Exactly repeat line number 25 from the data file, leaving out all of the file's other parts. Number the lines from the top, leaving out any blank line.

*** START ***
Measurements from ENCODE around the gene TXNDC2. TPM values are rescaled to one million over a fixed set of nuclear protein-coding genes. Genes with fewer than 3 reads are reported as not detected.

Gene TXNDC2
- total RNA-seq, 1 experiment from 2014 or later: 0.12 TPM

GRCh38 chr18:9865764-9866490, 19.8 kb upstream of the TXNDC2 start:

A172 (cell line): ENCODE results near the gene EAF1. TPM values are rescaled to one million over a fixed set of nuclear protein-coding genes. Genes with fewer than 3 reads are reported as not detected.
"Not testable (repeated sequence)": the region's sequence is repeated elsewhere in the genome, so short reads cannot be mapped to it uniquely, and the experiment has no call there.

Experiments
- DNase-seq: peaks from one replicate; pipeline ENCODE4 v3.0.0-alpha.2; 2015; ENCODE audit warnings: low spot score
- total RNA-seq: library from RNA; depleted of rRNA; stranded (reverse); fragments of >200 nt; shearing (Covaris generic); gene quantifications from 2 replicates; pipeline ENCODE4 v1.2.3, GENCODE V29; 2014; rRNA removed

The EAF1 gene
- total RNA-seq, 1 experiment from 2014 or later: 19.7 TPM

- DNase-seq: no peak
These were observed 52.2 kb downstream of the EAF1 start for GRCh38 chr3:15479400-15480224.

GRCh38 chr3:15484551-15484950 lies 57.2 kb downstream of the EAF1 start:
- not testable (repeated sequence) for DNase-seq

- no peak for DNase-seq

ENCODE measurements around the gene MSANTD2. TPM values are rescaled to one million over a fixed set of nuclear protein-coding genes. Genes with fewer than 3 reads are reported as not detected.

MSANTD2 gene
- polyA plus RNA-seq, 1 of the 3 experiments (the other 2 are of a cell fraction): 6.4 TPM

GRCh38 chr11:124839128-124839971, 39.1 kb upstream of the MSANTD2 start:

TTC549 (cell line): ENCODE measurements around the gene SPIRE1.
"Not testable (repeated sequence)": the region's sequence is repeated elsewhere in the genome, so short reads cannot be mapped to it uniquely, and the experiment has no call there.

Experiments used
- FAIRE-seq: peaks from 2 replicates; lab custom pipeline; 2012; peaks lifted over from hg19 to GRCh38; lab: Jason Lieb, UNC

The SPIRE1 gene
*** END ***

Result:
The SPIRE1 gene